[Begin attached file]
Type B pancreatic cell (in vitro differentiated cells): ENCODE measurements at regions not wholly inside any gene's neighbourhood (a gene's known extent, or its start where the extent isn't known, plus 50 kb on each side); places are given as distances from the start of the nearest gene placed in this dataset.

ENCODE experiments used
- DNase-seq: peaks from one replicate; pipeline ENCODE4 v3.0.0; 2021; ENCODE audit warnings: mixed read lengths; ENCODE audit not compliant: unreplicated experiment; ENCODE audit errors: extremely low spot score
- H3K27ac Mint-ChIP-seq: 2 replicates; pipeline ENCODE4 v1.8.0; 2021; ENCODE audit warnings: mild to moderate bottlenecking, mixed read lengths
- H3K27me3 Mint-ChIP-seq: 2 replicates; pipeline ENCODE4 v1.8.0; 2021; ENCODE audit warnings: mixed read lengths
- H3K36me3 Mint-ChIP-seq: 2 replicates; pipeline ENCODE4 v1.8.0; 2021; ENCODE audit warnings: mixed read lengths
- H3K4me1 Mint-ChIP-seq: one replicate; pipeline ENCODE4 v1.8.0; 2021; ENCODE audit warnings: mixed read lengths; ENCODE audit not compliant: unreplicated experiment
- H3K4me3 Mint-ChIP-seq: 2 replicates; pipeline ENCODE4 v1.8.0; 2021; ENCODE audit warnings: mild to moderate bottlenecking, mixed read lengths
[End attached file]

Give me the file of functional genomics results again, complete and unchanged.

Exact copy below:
Type B pancreatic cell (in vitro differentiated cells): ENCODE measurements at regions not wholly inside any gene's neighbourhood (a gene's known extent, or its start where the extent isn't known, plus 50 kb on each side); places are given as distances from the start of the nearest gene placed in this dataset.

ENCODE experiments used
- DNase-seq: peaks from one replicate; pipeline ENCODE4 v3.0.0; 2021; ENCODE audit warnings: mixed read lengths; ENCODE audit not compliant: unreplicated experiment; ENCODE audit errors: extremely low spot score
- H3K27ac Mint-ChIP-seq: 2 replicates; pipeline ENCODE4 v1.8.0; 2021; ENCODE audit warnings: mild to moderate bottlenecking, mixed read lengths
- H3K27me3 Mint-ChIP-seq: 2 replicates; pipeline ENCODE4 v1.8.0; 2021; ENCODE audit warnings: mixed read lengths
- H3K36me3 Mint-ChIP-seq: 2 replicates; pipeline ENCODE4 v1.8.0; 2021; ENCODE audit warnings: mixed read lengths
- H3K4me1 Mint-ChIP-seq: one replicate; pipeline ENCODE4 v1.8.0; 2021; ENCODE audit warnings: mixed read lengths; ENCODE audit not compliant: unreplicated experiment
- H3K4me3 Mint-ChIP-seq: 2 replicates; pipeline ENCODE4 v1.8.0; 2021; ENCODE audit warnings: mild to moderate bottlenecking, mixed read lengths